When improved sensors are coupled with extensive communications links and advanced data-processing, the result is an ever-increasing flow of detailed information. Unfortunately, the explosion of available information inevitably results in information overload and flawed decisionmaking. Human beings commonly deal with this by ignoring much of the inflow, thus negating the purpose of the information systems in the first place. Recent exercises reveal an alarming number of unread messages because of information overload. As the quantity of data rises, the difficulty of preparing and interpreting it for decisionmaking grows. Furthermore, more information, flowing more efficiently, can easily give the commander conflicting perspectives of the battlespace. Soon it becomes obvious that the slowest element in the process is the human decisionmaker. By reducing the human role, the entire system is enhanced.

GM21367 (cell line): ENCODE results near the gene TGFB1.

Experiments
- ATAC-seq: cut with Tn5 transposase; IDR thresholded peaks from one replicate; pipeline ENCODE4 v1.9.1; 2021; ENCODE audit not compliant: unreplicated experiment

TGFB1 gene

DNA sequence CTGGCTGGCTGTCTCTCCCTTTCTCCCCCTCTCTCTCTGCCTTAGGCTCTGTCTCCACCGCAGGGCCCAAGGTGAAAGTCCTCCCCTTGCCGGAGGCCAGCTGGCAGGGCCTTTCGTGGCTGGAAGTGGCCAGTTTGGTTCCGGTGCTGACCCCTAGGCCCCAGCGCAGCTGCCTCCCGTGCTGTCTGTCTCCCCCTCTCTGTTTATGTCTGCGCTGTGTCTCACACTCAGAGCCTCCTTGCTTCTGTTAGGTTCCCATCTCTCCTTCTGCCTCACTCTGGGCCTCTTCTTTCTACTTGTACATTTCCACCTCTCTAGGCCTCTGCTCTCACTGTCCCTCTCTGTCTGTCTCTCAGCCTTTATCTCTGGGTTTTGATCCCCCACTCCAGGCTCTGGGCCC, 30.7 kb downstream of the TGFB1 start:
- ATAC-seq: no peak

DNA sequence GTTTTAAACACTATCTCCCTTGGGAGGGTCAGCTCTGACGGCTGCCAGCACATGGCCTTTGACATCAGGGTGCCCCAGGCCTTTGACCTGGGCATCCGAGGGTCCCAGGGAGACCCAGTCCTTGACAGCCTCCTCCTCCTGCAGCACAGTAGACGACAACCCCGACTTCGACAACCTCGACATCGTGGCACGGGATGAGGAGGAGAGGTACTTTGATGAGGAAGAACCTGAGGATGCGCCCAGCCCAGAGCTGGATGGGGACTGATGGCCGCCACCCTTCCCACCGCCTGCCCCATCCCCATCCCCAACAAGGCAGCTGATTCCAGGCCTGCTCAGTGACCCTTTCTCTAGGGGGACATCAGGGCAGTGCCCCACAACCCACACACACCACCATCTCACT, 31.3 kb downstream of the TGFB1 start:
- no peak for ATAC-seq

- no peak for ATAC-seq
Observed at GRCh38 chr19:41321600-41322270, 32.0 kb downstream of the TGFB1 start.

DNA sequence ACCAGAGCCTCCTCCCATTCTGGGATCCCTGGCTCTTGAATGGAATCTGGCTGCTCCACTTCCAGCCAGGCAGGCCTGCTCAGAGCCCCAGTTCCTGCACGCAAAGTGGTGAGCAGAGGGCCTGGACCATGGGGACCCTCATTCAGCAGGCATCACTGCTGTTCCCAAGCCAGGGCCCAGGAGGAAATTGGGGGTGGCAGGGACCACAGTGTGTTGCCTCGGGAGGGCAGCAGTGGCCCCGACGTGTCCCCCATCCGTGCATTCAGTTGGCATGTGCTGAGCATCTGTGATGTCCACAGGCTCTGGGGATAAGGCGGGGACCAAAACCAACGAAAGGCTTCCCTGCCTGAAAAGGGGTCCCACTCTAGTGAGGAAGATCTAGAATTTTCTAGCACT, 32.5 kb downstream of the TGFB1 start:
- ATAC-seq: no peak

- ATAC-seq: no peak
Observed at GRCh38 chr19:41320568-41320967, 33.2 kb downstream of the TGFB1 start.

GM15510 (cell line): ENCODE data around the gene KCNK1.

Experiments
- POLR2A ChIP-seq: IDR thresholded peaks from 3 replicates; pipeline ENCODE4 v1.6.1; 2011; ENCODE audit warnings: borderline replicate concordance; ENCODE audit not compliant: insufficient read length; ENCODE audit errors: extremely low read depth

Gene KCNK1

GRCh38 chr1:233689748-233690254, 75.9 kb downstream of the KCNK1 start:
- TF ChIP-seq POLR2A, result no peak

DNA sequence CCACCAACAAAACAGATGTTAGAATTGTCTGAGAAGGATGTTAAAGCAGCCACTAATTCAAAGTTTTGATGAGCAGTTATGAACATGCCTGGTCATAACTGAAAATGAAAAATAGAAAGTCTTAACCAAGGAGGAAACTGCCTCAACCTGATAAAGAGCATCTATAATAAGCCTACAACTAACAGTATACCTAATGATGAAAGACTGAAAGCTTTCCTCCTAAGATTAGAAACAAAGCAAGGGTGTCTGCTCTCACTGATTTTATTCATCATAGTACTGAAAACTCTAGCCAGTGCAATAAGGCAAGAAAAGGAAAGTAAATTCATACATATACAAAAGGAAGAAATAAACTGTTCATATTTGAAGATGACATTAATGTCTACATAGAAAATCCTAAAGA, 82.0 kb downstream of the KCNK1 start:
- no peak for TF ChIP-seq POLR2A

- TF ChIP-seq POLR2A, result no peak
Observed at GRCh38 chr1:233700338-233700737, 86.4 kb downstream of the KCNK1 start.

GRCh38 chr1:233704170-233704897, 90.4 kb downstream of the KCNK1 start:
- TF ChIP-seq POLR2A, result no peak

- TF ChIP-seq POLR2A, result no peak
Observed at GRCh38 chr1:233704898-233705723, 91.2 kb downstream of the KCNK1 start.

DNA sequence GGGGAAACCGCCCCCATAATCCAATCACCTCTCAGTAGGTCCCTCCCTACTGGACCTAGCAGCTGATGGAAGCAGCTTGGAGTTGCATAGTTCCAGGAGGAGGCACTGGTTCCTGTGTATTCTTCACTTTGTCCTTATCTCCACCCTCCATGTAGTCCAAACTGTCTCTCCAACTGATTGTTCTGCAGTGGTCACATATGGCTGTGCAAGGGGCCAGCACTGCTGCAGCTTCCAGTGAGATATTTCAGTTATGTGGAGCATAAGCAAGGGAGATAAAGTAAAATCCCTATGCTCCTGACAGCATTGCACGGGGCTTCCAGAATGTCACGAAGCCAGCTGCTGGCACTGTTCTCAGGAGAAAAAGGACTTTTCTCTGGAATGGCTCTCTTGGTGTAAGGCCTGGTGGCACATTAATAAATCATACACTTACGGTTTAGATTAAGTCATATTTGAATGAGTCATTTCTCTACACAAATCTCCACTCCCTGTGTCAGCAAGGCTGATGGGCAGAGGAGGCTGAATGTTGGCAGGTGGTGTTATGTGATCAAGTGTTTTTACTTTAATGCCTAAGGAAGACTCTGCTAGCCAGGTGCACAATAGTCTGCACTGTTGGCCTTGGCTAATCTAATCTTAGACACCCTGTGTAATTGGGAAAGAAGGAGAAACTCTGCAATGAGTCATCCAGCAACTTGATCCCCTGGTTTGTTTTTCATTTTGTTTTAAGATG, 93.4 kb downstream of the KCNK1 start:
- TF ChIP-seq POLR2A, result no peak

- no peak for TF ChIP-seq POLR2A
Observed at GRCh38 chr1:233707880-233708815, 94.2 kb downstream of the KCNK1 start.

Automated systems, using some form of artificial intelligence, may be the solution to this difficulty. As an Air Force document asserts: "Unmanned systems will capitalize on artificial intelligence technology gains to be able to assess operational and tactical situations and determine an appropriate course of action. The key to the success of command and control is information. Some of these systems will not only collect data but also have the ability to analyze data and provide recommendations to the commander."[28] Operationally, the difference between "providing" a recommendation and "acting" on a recommendation is merely a software tweak.